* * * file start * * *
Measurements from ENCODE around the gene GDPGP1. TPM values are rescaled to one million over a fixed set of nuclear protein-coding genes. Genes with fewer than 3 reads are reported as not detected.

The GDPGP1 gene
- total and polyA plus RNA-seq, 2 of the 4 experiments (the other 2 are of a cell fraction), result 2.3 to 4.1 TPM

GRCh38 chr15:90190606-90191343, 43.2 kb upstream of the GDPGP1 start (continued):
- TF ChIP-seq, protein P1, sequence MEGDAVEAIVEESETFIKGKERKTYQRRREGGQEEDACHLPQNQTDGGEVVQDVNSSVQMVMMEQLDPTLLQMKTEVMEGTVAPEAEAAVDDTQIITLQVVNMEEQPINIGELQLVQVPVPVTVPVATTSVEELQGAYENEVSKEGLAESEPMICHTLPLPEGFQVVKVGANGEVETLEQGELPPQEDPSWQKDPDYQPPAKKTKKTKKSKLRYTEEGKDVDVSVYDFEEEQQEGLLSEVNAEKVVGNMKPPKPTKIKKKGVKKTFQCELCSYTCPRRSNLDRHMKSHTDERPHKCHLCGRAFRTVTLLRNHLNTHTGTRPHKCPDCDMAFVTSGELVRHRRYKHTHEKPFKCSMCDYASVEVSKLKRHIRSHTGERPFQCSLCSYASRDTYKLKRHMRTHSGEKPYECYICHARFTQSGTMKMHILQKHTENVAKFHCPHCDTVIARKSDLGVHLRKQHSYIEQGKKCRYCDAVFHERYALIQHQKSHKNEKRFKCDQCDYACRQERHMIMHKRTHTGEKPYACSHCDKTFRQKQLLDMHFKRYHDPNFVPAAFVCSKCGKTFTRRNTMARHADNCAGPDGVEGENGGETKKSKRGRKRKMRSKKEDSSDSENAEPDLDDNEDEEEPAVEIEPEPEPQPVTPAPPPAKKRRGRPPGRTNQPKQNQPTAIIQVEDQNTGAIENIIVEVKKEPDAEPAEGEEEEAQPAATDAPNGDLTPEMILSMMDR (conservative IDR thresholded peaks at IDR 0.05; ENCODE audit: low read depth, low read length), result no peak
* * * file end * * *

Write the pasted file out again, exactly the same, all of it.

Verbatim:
Measurements from ENCODE around the gene GDPGP1. TPM values are rescaled to one million over a fixed set of nuclear protein-coding genes. Genes with fewer than 3 reads are reported as not detected.

The GDPGP1 gene
- total and polyA plus RNA-seq, 2 of the 4 experiments (the other 2 are of a cell fraction), result 2.3 to 4.1 TPM

GRCh38 chr15:90190606-90191343, 43.2 kb upstream of the GDPGP1 start (continued):
- TF ChIP-seq, protein P1, sequence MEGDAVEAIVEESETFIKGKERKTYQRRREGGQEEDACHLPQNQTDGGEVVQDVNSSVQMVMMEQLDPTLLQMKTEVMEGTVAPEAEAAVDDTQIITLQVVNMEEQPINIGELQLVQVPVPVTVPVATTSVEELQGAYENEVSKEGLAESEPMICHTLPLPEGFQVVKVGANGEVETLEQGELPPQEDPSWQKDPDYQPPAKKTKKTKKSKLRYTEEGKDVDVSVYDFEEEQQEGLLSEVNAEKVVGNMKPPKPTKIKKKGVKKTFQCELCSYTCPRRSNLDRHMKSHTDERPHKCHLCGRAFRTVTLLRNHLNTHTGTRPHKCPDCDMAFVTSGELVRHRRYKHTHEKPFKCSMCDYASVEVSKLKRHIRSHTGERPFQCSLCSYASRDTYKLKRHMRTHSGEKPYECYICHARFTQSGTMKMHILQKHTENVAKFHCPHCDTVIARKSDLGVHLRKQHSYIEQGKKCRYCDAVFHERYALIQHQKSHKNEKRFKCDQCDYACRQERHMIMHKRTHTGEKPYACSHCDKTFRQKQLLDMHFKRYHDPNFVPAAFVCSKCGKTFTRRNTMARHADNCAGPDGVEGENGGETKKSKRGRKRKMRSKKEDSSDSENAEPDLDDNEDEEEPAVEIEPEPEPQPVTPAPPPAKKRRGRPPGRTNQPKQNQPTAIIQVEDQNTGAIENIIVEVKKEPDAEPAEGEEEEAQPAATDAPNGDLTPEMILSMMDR (conservative IDR thresholded peaks at IDR 0.05; ENCODE audit: low read depth, low read length), result no peak